The Guptas embarrassed South Africa. They turned former freedom fighters, who were willing participants in the scandal, into sellouts who sold the country’s sovereignty for a quick, stolen buck.
The sooner the state capture inquiry begins public hearings, where the grand-scale corruption will hopefully be officially laid bare, the better. And the sooner the state capture prosecutions begin, the better for the integrity of the Republic to be restored.
Before this happens, it is unlikely that President Cyril Ramaphosa’s new dawn will yield sunshine. He has, however, brought some hope by amending the regulations governing the inquiry led by Justice Raymond Zondo to ensure evidence brought to it can be used for criminal prosecution.
For his own benefit, former president Jacob Zuma had stealthily created a state capture prosecutorial immunity. But civil society organisations wouldn’t be fooled as they quickly sought a court order to erase the immunity clause. It would have been an affront to the constitutionally enshrined principle of equality before the law. Ramaphosa wouldn’t defend this in court. He saved the Constitutional Court its precious time.
The state capture embarrassment didn’t end with the forced resignation of Zuma, the Gupta puppet-in-chief through whom the executive authority of the South African state was mortgaged, and the financial resources of some provinces stolen. Those whose capacity to be embarrassed was not diminished during the Zuma era would find it shameful that the Republic of South Africa, a modern democratic state with the most advanced economy on the African continent, is unable to bring the Guptas and their associates to justice.
Parliament and the police claim they are looking for the Guptas. The organised crime-busting police unit, the Hawks, have declared them fugitives. But Ajay Gupta was filmed walking carefree in Dubai by a businessman who has since been arrested by Dubai authorities, seemingly for the “crime” of spotting Ajay. Let’s hope South Africans who spot parliamentary oversight fugitive, Dudu Myeni, won’t be arrested. But I digress.
In any normal and proud democratic country, the arrest of citizen Justin van Pletzen would have sparked a huge diplomatic row. South Africa would have issued a stern warning and ultimatum to the Dubai authorities to release Van Pletzen, who door-stopped Ajay. It is ironic that Dubai arrested Van Pletzen within hours of the incident, but South Africa could not arrest Ajay and his associates who have been accused of committing several crimes against the people of South Africa over a long period.
International Relations and Cooperation Minister Lindiwe Sisulu did well by loudly condemning the Australian home affairs minister who hurled insults at South Africa by suggesting we were not civilised. Sisulu reaped rewards for her assertive diplomacy when she got the Australian government to issue a public apology in the press. Even if the Australians had not backed down, South Africans would be comfortable that they are led by a government that cares about the integrity of their country and is fighting to preserve and enhance it.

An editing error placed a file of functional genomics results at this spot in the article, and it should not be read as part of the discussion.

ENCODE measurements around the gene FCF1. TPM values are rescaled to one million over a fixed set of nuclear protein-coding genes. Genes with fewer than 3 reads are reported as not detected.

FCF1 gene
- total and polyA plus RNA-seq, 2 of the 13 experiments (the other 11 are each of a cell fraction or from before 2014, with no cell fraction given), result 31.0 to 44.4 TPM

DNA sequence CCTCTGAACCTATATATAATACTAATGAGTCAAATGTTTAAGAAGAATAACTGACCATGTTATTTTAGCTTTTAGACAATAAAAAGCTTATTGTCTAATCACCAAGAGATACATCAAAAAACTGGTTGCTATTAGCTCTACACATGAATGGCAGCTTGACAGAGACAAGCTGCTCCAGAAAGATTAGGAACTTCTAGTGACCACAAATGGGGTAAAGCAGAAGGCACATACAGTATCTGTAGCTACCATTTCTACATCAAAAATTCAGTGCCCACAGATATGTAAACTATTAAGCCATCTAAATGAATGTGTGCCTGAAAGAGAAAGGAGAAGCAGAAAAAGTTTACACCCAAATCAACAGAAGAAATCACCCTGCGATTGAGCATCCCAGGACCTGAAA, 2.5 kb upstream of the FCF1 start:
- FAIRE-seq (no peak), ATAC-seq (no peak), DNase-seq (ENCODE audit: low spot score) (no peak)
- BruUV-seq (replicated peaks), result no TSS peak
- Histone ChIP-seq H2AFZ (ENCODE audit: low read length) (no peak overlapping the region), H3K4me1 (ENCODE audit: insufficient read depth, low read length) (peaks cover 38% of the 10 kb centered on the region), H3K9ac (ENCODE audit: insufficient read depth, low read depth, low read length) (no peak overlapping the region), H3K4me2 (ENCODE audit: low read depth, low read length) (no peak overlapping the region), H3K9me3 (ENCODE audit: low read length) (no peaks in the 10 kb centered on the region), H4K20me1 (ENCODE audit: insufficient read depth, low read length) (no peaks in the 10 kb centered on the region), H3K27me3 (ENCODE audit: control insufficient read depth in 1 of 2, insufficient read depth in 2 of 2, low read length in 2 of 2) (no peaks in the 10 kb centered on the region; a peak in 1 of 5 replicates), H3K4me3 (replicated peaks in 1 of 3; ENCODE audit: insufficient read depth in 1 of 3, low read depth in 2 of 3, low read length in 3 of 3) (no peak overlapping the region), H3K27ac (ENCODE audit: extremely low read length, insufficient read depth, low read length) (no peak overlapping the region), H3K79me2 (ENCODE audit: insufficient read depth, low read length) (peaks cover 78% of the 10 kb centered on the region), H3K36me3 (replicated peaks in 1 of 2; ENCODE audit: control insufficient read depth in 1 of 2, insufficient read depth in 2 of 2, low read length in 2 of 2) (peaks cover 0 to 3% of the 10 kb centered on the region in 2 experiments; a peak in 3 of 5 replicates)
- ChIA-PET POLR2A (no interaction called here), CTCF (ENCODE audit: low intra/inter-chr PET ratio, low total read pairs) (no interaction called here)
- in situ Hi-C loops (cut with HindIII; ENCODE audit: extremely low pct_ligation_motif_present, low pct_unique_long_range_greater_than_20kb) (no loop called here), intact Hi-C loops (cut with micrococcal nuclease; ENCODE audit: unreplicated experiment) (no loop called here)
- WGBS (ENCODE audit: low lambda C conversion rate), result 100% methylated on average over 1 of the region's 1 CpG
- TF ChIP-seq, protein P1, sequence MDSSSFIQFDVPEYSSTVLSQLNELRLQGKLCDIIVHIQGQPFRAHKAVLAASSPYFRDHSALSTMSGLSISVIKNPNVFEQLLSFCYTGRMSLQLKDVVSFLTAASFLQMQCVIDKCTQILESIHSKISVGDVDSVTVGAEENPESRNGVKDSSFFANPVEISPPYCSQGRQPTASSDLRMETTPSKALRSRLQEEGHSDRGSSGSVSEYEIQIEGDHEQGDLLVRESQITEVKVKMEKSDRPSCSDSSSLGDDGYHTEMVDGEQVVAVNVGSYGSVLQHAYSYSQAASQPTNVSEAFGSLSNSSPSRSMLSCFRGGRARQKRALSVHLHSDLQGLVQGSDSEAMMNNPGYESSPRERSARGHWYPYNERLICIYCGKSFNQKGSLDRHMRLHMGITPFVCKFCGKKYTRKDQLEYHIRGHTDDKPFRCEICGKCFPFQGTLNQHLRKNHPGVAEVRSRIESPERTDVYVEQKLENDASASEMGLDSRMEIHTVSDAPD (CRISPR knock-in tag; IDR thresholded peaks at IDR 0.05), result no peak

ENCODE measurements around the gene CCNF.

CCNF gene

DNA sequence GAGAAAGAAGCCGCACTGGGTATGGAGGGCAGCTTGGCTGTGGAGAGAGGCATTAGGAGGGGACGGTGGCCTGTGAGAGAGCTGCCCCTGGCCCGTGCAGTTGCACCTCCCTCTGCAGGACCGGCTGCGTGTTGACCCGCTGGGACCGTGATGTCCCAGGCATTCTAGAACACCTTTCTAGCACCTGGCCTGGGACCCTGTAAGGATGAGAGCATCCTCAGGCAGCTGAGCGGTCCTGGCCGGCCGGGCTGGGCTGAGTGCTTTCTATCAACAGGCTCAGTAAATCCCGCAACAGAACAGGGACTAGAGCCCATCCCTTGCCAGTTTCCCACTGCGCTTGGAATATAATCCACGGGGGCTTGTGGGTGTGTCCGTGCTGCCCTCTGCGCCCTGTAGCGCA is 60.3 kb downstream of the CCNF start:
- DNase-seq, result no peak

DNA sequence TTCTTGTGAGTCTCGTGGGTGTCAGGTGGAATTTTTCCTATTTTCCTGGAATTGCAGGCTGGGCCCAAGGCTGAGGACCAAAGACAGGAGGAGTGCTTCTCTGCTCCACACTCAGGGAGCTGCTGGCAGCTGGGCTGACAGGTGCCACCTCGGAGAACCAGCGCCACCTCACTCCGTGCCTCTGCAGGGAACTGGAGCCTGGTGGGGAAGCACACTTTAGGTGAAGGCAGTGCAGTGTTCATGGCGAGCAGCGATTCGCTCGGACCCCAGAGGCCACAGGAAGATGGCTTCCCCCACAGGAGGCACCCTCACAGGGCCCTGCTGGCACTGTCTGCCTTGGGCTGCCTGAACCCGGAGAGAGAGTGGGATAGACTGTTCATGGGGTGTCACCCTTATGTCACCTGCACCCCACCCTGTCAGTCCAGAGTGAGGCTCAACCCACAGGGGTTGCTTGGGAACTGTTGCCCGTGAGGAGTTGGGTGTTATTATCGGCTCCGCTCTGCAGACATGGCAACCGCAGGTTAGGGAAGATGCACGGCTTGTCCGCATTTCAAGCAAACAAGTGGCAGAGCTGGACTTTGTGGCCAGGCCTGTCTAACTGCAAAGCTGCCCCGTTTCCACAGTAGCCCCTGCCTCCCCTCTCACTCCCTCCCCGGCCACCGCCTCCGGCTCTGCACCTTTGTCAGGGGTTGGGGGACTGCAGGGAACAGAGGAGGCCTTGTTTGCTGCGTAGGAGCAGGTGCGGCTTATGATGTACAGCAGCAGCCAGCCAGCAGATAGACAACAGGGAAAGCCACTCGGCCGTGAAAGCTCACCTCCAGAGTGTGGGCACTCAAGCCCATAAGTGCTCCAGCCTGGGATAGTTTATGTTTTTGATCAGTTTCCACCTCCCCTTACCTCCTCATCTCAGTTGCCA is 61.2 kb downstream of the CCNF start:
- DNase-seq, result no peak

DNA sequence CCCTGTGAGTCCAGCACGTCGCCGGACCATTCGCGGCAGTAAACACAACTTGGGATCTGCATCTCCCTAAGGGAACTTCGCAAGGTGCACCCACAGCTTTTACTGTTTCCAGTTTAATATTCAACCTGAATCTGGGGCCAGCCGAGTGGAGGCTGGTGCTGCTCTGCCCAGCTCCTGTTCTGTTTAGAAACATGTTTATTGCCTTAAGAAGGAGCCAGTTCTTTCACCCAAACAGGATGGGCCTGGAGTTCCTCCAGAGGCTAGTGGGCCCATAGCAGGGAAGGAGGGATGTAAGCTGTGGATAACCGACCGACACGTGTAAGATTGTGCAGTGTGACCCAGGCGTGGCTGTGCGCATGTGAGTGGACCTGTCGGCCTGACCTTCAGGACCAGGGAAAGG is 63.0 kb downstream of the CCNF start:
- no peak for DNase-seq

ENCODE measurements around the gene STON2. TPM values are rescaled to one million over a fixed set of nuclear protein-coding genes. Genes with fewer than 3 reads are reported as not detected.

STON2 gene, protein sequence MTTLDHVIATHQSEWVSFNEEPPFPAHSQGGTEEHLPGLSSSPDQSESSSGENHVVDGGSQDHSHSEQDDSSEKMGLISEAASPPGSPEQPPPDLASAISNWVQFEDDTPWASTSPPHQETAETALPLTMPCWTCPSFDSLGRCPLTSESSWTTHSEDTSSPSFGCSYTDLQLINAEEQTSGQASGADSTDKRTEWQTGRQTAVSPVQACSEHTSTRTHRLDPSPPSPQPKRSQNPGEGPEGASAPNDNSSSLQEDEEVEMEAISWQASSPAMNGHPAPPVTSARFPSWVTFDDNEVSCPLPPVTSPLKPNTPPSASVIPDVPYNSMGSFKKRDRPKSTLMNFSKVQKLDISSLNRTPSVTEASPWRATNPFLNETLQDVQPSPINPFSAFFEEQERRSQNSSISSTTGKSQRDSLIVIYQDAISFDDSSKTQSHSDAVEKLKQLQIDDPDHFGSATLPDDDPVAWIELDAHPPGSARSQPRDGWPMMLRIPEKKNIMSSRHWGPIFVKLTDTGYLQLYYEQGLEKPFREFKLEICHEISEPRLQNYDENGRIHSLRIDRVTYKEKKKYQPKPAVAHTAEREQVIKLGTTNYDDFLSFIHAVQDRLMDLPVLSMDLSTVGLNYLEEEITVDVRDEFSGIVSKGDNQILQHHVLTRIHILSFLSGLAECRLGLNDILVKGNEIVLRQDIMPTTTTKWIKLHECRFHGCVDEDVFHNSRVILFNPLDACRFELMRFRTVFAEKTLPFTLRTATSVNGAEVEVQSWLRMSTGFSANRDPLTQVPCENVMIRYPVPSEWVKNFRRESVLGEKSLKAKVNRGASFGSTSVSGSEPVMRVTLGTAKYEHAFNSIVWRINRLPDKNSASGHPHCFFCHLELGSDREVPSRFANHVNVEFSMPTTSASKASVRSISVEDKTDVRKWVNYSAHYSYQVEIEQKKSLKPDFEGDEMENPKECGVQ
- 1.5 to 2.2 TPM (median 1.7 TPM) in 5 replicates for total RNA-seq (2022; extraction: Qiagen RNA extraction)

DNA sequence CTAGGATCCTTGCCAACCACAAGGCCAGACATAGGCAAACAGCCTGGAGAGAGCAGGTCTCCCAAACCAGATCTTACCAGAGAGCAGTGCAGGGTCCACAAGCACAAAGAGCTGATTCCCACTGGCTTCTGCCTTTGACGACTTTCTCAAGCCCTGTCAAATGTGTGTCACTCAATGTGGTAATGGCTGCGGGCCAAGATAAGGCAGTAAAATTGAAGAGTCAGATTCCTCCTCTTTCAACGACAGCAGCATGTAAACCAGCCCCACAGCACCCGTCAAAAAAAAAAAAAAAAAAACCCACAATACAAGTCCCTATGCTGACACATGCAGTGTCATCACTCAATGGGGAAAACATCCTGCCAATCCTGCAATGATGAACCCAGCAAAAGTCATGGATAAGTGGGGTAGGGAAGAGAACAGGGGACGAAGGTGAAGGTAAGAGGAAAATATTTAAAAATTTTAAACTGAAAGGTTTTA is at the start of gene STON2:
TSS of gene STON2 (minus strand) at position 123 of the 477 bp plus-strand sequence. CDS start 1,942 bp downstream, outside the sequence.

In international politics strong action is often required to restore the prestige of a country. Wars can be fought over prestige. Following shameful incidents involving Bell Pottinger, a British public relations firm hired by the Guptas to stoke racial division in the country, South Africa’s image was left to roast. It took the Democratic Alliance (DA) and Peter Hain, a member of the British House of Lords and former anti-apartheid activist, to tackle Bell Pottinger.
The company collapsed after the DA secured adverse rulings against it from UK public relations industry authorities and made noise about it in local and international forums. The result was that not one client who cared about their integrity wanted to have anything to do with Bell Pottinger. The company’s shareholders and executives ran for cover. Bell Pottinger’s collapse was a massive achievement to preserve the integrity of South Africa’s democracy.
For a few months, DA MP Phumzile van Damme came across as the real international relations and cooperation minister representing South Africa’s interests abroad. Hain, on the other hand, was like a true South African diplomat.
It was despicable to witness the sealed lips of Maite Nkoana-Mashabane while South Africa’s image was being pounded, forcing unofficial diplomats like Van Damme and Hain to take up the fight. Of course, Bell Pottinger worked for Nkoana-Mashabane’s ANC faction.
It’s shameful that our government made no contribution to Bell Pottinger’s collapse despite the fact that the company sought to harm South Africa’s domestic interests and frustrate some of its key constitutional principles of nonracialism. The government’s policy of social cohesion, which Bell Pottinger actively sought to undermine, is anchored on the constitutional values of nonracialism.
Direct and unethical outside interference into our domestic affairs should be met by an immediate and strong response. Sisulu will do well to claw back lost prestige by coming up with assertive diplomatic initiatives that will result in the United Arab Emirates handing over the Guptas to our courts and Parliament.
India, whose authorities are also looking to grill the Guptas for allegedly breaking its tax laws, could join forces with South Africa to enforce the rule of law in both countries. But the South African government, through our chief diplomats Ramaphosa and Sisulu must take the lead. There must be no quiet diplomacy over the Guptas and state capture.
- Mkhabela is a political analyst with the Department of Political Sciences at the University of South Africa.
Disclaimer: News24 encourages freedom of speech and the expression of diverse views. The views of columnists published on News24 are therefore their own and do not necessarily represent the views of News24.